Lincoln is back again in a few minutes, and this time I elbow Sam.  "Sam, go put your son in bed." Sam groans, rises, and follows Linc down the hall to the chorus of his whispered incantation: "I need bed."

We don't know why he is waking in the night again.  Sometimes Lincoln goes through phases where he is up every hour on the hour.  When morning comes, Sam and I are red-eyed and fuzzy-headed, but Linc seems no worse for the wear.  He greets me with a happy cry of "Ma!" and hugs my leg. I am endlessly enamored with his smallness.  I lift him in my arms and chide him for waking us in the night, feeling the muscles in his back flex as he adjusts his weight.  He laughs, solicits kisses with puckered lips and eyes squeezed shut.  He takes my face in his hands and pulls it to his, pats my hair, and slides down out of my arms.

School starts on Tuesday, and I am suddenly aware of my boys as they are at this moment.  I try to take a mental snapshot of their size, of their careless hair and summer tans.  I try to memorize them this weekend, looking at every inch of them and feeling the heaviness of knowing this year will pass as quickly as the last and before I blink, it will be summer again and they will be hardly recognizable to me.  I try to hold on to them as they are now, at almost five and almost seven, even as they slide from my arms and move away from me.

Nico wakes next, wearing nothing but his Star Wars underwear and his glasses.  He is slower to wake, like his mama.  He lays on the floor of my closet in the fetal position while I get ready, wrapped tight in his early morning fog until he is ready to be engaged.  I ignore him until he emerges, fully hatched.  He starts to talk immediately, as if someone has wound the key in his back.  He picks up the story he was telling me last night as he went to bed, continuing as if there has been no break.

"Hey mom, who do you think would win in a battle between T-Rex and titanoboa?  I think the T-Rex would win, but there are really two theories about this.  If titanoboa caught the T-Rex in an ambush, it just might be able to take down the king of dinosaurs."  Yesterday, he found a documentary online about a recently discovered prehistoric snake called titanoboa.  It is an all consuming obsession now.  He mixes direct quotes from the documentary with earnest speculation about the giant snake.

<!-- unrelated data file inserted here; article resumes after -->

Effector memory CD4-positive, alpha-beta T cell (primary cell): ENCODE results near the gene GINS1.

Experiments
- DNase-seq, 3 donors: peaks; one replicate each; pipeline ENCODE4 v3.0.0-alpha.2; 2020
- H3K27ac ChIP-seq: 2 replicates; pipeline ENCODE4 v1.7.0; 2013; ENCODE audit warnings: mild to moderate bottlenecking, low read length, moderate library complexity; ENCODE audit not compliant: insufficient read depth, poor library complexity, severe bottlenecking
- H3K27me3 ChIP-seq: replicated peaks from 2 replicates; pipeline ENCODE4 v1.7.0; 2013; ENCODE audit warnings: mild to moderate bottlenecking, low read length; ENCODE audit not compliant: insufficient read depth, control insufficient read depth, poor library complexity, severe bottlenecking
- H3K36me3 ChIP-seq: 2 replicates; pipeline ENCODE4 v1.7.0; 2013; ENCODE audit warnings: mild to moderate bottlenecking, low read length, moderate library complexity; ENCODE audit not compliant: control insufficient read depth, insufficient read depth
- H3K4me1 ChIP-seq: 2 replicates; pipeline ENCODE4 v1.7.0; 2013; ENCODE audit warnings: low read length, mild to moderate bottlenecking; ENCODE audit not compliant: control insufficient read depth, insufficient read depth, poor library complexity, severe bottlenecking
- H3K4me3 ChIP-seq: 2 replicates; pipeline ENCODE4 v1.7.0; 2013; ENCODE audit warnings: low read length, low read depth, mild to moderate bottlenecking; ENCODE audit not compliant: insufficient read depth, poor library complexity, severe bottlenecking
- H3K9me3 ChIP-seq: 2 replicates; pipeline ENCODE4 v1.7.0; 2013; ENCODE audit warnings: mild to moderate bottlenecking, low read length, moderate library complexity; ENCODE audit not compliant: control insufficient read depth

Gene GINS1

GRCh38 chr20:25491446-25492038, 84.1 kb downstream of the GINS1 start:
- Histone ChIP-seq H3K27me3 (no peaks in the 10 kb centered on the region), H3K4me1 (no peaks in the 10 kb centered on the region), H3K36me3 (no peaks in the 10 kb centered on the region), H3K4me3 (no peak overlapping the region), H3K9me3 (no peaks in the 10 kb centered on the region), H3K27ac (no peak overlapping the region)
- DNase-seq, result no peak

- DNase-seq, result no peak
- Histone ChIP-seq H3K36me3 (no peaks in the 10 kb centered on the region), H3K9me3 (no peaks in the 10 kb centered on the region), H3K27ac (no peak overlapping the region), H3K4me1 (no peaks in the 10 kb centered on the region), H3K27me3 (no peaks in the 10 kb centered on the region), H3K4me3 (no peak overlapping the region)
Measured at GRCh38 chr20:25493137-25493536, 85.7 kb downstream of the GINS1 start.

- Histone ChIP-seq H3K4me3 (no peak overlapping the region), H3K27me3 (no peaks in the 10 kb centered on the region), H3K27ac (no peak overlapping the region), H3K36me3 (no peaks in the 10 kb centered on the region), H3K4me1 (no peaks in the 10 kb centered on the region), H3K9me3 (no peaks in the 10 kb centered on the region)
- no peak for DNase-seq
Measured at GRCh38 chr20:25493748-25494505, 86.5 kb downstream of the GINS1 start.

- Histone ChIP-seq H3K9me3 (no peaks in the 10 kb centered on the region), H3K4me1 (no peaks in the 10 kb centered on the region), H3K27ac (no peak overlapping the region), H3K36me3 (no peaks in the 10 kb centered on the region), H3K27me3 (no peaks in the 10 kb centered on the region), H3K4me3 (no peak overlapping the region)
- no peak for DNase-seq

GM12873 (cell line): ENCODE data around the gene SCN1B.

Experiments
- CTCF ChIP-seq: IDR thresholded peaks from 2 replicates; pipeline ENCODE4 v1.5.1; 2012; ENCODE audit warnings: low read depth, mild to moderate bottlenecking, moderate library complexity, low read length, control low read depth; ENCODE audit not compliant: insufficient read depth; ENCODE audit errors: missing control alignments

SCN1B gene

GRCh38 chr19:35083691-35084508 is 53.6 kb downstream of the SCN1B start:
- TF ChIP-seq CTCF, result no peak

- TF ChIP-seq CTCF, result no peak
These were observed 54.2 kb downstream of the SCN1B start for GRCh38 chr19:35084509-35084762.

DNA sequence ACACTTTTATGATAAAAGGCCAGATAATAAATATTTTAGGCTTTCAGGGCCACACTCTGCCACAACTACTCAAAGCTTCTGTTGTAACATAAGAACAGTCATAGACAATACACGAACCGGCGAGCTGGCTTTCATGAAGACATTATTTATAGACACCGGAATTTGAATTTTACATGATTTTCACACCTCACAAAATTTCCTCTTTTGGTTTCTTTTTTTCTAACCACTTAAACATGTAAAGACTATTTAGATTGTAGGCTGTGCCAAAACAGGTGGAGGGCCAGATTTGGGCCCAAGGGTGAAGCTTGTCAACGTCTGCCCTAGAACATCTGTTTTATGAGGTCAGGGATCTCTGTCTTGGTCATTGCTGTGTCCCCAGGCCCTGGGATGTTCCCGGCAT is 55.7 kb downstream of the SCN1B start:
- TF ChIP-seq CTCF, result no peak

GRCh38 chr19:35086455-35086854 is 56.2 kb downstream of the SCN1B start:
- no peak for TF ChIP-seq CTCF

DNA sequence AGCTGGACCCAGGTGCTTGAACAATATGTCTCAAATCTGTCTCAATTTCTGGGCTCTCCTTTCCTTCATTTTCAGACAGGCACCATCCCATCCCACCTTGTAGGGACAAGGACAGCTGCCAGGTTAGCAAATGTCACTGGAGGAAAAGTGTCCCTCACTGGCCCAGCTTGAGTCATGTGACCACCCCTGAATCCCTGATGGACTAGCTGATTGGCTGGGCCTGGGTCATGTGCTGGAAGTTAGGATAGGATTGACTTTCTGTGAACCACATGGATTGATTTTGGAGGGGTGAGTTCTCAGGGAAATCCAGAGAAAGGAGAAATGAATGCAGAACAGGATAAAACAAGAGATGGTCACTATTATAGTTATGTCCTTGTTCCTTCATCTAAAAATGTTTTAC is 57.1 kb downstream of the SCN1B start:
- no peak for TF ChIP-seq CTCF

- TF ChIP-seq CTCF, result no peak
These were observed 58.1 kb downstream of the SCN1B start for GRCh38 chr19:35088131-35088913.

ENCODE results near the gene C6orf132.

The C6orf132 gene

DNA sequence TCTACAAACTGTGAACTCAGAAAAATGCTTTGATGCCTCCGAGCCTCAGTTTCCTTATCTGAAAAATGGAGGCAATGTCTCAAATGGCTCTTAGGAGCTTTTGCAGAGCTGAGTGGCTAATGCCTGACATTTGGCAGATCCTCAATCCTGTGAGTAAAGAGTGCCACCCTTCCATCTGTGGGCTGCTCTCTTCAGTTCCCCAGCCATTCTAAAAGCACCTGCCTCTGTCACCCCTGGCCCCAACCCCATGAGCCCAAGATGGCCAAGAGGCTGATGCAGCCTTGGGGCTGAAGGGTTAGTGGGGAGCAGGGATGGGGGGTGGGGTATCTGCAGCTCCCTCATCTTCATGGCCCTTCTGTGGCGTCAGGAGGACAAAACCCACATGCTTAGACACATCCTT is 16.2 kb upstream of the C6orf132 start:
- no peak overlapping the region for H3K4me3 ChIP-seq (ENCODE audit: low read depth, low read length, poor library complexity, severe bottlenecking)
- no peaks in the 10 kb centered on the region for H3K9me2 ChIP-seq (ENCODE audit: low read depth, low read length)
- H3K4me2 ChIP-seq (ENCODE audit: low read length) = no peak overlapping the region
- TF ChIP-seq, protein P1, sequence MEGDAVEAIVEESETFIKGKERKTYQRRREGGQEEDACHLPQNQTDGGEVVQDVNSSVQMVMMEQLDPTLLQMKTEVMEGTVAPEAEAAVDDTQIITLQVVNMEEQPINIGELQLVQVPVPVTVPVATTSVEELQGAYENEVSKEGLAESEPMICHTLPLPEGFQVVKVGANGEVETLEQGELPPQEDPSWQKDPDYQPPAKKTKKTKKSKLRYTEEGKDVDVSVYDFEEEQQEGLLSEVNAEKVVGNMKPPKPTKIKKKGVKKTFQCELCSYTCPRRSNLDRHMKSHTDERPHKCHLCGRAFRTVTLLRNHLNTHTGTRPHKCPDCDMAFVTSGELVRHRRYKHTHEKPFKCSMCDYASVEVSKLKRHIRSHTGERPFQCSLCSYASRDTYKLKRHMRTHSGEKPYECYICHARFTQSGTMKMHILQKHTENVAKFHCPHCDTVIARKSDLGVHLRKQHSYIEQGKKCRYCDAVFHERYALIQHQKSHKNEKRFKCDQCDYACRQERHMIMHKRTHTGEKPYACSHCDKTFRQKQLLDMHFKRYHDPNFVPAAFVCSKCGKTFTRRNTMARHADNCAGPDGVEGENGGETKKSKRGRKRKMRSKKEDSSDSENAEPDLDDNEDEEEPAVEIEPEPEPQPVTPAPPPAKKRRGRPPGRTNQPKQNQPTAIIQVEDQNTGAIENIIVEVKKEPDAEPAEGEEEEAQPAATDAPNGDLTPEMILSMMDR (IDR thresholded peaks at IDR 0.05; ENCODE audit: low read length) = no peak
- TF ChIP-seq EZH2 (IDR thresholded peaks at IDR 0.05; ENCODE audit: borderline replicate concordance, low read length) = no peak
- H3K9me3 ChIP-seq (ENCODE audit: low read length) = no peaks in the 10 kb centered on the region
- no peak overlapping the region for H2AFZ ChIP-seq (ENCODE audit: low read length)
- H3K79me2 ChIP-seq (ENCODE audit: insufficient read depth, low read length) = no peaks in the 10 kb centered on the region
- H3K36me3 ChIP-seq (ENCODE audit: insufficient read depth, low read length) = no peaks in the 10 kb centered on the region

I make pancakes for breakfast, and Nico pauses in his seamless dialog about titanoboa to request "shape pancakes."  I drizzle batter onto the griddle: an N and a heart and a snake shape.  When he gets his plate, he says, "Nico loves titanoboa! Good one, mom!"  We have to tell him to stop talking and eat.  He assures us he has time to eat and talk.  

Later, we have to go to the store for a few last minute school supplies.  The boys sit in the back of the cart together, flipping through a coloring book.  I mutter to myself about the mysterious last item on our list that doesn't seem to exist.  Stopping in the middle of the aisle, I look around at the other bedraggled, sleep deprived parents trying to find their last minute items and realize I look just like them.  It strikes me as funny, so I laugh out loud right there in the aisle, and the other parents look over at me, startled. 

Nico is talking all the while, snuggled in the belly of the shopping cart with his brother.  "Could it be that a giant alligator was actually a match for titanoboa, or did the enormous serpent only wound the beast and let it escape?  A digesting snake is easy prey for a predator."

The man in front of me in line has two dozen coupons, though only half of them seem to work.  Nico and Lincoln can feel the near end to our errand are trying to ooze out of the cart.  I tell Lincoln to sit down at least thirty times while we wait for the man to sort out his coupons.  Nico never stops telling everyone and no one about titanoboa.

Back at home, I sit down at the computer, and Linc comes over to me, urgently repeating something I can't quite make out.  "Uh uh buh buh," he tells me,  "Uh uh buh buh."  Pointing to the computer, he repeats the message and signs help.  "Help what?" I ask him.  "Want uh uh buh buh," he says, adamant, pointing at the screen.

"Good grief," I sigh, "Are you saying titanoboa?"

"Yeeeeaaah! Want uh uh buh buh!  Yeeeah!"  He raises his arms in glee and then tries to elbow me out of the seat.  Resigned, I move out of the chair and call, "Nico, can you find that video for your brother?  He's asking for titanoboa."  And together, they lean in to watch the documentary one more time. 

I watch them and snap a picture, and shake my head and sigh at their strangeness.  And wish I could save them forever as they are right now, at this moment.  I try, again, to memorize them, chest heaving with thanks for their lives and their health and their perfect, glossy innocence.


To another beautiful year, my sweet boys.  May the world be yours.





Wednesday, August 22, 2012

Crying Fire

They tell us, "Cry fire,
It's the only way to draw a crowd."
Guess no one wants to hear about
Another woman going down.

Been crying fire
For so many years now,
But we're still dropping like flies.
These fires are not going out.

You know women, they make these things up,
Crying rape, crying wolf, crying fire.
If all of their stories were true,
Then all of these men would be liars.
They're just crying fire.*